Lisa Dodson has been affiliated with the Radcliffe Public Policy Center since 1996. She has worked as the co–principal investigator of the “Crossing the Boundaries” project, which focuses on the challenges low-income women face in managing the demands of work, family, and community roles. Currently, Dodson is working on two papers. The first, “Seeking the Ground Truth in Low-Income America: Data That Come in Whispers,” will explore the challenge that silent voice poses for gaining full knowledge about human development and building sound social policy in low-income and working class America. The second paper, “Interpretive Focus Groups: Analysis by the People Who Live the Lives Under Study,” will use 10 years of research experience to outline a specific research methodology for engaging the people “under study” as research analysts on the data about their lives, families, and the larger society.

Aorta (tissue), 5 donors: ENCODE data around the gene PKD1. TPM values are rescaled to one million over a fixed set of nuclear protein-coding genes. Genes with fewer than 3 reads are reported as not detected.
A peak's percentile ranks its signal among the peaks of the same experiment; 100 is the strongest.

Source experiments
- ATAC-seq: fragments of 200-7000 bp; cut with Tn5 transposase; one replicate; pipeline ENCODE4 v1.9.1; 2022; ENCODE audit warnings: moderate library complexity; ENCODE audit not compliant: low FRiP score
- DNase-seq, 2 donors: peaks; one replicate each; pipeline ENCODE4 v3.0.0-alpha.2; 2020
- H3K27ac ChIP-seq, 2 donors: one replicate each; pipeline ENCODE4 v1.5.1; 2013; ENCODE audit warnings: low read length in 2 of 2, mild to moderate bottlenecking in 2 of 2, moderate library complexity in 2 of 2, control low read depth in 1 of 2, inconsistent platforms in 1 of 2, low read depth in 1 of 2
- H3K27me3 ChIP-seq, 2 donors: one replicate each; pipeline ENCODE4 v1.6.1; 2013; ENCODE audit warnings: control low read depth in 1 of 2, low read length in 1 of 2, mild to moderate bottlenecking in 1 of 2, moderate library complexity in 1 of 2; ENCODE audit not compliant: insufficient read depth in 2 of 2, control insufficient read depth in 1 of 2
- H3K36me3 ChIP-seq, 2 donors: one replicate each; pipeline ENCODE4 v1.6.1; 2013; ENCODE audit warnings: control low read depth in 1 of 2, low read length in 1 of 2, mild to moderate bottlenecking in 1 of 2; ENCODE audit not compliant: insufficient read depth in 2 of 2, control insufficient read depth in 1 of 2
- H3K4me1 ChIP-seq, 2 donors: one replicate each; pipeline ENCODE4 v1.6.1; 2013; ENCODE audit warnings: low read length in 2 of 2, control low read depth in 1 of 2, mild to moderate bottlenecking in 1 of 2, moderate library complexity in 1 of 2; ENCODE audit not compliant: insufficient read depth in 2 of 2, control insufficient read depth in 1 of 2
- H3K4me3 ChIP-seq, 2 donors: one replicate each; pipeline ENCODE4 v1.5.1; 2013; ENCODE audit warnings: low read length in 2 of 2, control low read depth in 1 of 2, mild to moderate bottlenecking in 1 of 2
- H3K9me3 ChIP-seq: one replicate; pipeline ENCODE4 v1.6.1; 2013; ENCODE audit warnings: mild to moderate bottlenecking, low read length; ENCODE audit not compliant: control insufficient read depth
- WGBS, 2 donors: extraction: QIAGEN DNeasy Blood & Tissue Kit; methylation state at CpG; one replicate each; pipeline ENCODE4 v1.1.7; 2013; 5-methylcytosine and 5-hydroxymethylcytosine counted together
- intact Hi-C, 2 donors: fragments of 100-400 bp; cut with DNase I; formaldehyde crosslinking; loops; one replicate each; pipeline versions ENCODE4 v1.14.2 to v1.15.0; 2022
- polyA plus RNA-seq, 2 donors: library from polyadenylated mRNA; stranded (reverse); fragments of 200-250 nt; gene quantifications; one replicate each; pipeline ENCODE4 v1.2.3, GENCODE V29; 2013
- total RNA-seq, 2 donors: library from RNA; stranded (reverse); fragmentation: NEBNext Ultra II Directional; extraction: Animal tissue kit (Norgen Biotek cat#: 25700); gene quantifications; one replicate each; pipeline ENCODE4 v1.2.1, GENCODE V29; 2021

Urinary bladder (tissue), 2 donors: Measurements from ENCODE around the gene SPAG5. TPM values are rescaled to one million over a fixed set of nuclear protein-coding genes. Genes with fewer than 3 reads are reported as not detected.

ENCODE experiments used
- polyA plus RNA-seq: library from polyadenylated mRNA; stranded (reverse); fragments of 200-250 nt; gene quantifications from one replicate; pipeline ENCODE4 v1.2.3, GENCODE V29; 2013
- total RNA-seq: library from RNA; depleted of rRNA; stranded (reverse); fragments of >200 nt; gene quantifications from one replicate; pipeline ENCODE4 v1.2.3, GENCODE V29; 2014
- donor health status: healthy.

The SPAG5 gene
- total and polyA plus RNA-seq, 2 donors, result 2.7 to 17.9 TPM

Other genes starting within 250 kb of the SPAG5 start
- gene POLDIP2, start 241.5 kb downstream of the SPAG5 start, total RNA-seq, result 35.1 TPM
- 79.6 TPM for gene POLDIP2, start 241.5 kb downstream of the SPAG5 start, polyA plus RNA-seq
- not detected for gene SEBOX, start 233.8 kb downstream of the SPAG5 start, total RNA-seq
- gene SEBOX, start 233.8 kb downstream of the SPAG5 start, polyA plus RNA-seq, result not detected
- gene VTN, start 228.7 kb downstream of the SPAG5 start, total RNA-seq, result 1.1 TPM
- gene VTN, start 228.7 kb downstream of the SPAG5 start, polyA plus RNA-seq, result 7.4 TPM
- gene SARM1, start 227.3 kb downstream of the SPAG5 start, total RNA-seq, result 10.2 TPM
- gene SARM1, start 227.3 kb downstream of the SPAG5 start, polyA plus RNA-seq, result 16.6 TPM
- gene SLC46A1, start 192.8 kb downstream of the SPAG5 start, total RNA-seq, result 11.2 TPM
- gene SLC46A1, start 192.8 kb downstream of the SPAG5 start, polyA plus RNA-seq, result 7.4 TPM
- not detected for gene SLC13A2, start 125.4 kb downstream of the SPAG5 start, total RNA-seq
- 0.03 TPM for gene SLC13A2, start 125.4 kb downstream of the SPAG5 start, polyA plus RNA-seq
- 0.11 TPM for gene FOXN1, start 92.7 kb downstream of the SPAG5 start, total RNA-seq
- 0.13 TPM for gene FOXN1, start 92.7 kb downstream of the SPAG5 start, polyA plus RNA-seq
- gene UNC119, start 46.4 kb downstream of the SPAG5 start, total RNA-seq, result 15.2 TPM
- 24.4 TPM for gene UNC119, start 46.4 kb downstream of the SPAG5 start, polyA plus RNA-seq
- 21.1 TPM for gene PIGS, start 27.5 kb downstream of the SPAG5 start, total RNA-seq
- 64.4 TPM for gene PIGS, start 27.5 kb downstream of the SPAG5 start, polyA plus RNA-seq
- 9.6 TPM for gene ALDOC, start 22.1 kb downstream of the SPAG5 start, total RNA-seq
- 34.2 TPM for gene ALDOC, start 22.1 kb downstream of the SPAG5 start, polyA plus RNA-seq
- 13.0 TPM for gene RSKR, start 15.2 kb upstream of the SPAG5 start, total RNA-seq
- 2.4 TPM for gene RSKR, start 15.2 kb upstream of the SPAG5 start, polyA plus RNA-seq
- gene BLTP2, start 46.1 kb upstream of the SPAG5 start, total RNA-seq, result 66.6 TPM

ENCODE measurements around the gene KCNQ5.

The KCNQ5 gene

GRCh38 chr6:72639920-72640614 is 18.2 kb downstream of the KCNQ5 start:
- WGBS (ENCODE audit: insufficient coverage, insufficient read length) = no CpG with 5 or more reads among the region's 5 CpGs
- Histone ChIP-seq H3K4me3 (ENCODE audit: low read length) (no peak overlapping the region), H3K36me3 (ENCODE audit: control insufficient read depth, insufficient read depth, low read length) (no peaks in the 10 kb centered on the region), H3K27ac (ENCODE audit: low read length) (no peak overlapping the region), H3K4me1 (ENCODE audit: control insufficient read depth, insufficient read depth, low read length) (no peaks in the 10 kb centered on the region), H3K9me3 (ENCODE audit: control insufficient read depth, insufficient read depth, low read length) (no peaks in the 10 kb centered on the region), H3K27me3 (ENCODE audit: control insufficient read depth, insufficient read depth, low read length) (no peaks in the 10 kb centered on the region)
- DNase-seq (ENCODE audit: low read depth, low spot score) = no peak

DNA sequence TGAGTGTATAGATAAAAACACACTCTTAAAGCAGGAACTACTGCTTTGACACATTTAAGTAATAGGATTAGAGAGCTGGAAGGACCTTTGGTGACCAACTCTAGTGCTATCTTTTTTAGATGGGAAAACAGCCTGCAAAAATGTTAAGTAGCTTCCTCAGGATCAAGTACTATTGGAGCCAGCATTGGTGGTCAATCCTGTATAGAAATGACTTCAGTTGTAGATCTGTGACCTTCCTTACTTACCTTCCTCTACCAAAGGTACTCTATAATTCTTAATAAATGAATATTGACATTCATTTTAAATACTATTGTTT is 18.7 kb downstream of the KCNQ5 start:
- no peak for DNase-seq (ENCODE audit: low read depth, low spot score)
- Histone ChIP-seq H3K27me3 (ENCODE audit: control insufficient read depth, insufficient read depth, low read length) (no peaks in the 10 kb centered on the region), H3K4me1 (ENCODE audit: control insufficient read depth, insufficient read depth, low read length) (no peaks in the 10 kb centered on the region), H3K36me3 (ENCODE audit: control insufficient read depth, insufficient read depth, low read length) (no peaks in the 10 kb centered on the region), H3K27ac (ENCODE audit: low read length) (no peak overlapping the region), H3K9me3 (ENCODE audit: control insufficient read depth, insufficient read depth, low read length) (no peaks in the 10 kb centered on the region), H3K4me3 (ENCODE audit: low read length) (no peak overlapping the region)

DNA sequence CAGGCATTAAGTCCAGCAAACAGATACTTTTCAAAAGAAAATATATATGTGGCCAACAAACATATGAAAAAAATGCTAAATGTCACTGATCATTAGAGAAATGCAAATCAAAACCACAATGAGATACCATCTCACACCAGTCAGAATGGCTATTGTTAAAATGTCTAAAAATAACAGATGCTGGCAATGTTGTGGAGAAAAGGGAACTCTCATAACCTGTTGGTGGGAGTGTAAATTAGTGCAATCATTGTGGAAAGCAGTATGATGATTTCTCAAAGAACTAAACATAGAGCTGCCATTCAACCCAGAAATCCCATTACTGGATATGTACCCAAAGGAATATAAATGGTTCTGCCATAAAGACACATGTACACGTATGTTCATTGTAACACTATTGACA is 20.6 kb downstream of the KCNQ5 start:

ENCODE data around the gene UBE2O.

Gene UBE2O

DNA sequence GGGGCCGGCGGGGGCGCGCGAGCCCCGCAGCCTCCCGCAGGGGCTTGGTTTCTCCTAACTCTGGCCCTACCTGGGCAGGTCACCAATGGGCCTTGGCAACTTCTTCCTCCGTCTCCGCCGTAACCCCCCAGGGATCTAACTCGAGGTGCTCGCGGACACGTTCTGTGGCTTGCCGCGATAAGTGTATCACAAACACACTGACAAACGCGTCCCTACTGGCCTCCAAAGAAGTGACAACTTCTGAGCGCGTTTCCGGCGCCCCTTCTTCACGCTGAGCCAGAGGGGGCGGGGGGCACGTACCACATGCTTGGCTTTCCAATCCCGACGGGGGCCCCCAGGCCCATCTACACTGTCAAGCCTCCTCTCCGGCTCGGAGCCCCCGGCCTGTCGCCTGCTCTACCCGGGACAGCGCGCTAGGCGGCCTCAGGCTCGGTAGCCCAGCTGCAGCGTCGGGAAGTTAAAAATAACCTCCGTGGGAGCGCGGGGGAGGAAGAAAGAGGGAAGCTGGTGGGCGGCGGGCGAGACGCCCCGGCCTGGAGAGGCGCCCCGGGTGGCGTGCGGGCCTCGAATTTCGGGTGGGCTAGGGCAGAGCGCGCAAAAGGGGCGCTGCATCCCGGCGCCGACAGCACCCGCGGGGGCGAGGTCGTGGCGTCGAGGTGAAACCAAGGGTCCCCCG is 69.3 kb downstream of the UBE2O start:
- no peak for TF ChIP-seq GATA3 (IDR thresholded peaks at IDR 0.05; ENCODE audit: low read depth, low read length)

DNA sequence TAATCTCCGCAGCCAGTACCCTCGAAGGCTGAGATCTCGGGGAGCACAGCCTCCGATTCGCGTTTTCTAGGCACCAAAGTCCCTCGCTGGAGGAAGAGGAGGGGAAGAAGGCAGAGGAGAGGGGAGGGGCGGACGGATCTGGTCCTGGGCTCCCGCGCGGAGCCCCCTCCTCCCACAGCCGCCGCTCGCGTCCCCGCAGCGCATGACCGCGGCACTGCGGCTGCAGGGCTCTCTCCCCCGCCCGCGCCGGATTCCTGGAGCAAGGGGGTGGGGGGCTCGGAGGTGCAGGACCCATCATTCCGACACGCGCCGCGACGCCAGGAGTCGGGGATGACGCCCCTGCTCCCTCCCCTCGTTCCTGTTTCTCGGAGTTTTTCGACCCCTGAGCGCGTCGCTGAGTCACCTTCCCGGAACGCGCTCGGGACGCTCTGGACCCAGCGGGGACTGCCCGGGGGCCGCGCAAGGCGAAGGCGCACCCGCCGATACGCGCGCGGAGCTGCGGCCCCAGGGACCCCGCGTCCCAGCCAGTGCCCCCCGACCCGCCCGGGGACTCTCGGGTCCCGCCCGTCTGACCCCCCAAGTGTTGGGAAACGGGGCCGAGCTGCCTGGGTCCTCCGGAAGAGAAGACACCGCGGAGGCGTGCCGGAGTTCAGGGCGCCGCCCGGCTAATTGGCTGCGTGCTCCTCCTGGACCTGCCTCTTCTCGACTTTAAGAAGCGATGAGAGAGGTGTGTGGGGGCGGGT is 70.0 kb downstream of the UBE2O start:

The founder and former director of the Massachusetts State Department of Public Health’s Division of Women’s Health, Dodson was a senior researcher and program evaluator for Casa Myrna Vazquez, the largest battered women’s sheltering and support program in Massachusetts.
Dodson received the Emily Toth Book Award for ”best single-author study of America culture” in 1999 and the Boston Authors Book Club’s Best Non-Fiction Boston Author Finalist in 1999 for her book Don’t Call Us Out of Name: The Untold Lives of Women and Girls in Poor America (Beacon Press, 1998). She earned her PhD from Brandeis University.